Use this URL to cite or link to this record in EThOS: https://ethos.bl.uk/OrderDetails.do?uin=uk.bl.ethos.738356
Title: Exploring the impact of anti-oestrogen resistance on the capacity of breast cancer cells to modulate bone cell function and their sensitivity to bisphosphonates
Author: Lymperatou, Dionysia
ISNI:       0000 0004 7228 9448
Awarding Body: Cardiff University
Current Institution: Cardiff University
Date of Award: 2017
Availability of Full Text:
Access from EThOS:
Access from Institution:
Abstract:
Acquired resistance to endocrine therapy is a major limiting factor for their clinical effectiveness, resulting in disease relapse and an associated poor prognosis. Acquired resistance is also associated with the development of an invasive and migratory phenotype in vitro that may promote metastatic spread in vivo of which bone is the most frequent site. However, it is not currently known whether endocrine resistance affects the ability of breast cancer cells to modulate bone cell function important in establishing bone metastases or whether a resistant phenotype alters sensitivity to agents commonly used to treat bone metastasis such as bisphosphonates. Thus, this thesis aimed to explore the bone cell modulatory function of endocrine resistant and sensitive breast cancer cells along with their sensitivity to the bisphosphonate, zoledronic acid. This thesis demonstrated that breast cancer cells were able to directly induce osteoclast differentiation from both murine and human precursor cells. Importantly, this effect was more prevalent in tamoxifen resistant and triple negative breast cancer subtypes. Our data also suggested that the breast cancer-mediated osteoclastogenic effect involved Src kinase, whilst bisphosphonates acted as anti-tumour agents in tamoxifen resistant cells through inhibition of EGFR/AKT/mTOR pathway. In conclusion, this thesis suggests that acquisition of endocrine resistance confers a bone modulatory ability to breast cancer cells that may contribute to the development of bone metastases. However, this thesis reports the novel finding that acquired endocrine resistance augments the sensitivity of breast cancer cells to bisphosphonates, thus representing an opportunity to target resistant disease clinically.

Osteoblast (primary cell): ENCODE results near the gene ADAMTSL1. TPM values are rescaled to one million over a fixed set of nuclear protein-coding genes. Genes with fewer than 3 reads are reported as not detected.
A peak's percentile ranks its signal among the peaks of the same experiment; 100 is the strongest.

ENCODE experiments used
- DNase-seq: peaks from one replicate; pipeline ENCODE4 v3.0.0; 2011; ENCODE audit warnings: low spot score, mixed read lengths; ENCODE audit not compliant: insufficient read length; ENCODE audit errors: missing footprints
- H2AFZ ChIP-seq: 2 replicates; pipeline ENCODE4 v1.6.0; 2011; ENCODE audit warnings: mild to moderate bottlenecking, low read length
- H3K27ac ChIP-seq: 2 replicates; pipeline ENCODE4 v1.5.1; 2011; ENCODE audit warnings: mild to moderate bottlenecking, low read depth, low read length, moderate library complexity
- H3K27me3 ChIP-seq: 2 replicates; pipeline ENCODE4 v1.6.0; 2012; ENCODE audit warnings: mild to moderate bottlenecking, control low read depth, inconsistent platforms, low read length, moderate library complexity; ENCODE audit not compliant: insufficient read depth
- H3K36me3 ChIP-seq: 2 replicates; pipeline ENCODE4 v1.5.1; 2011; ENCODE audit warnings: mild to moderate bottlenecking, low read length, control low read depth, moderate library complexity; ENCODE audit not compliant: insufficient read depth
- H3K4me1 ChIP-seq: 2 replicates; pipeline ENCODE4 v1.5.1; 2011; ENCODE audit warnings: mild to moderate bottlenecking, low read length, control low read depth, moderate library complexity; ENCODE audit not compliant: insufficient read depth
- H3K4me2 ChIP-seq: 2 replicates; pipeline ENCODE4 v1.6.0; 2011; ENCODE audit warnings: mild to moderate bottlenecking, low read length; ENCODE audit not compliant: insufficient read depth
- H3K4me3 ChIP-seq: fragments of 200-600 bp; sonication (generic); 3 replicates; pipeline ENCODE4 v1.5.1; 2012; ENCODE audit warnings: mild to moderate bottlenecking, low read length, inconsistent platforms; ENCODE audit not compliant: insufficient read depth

Supervisor: Not available Sponsor: Not available
Qualification Name: Thesis (Ph.D.) Qualification Level: Doctoral
EThOS ID: uk.bl.ethos.738356  DOI: Not available
Share: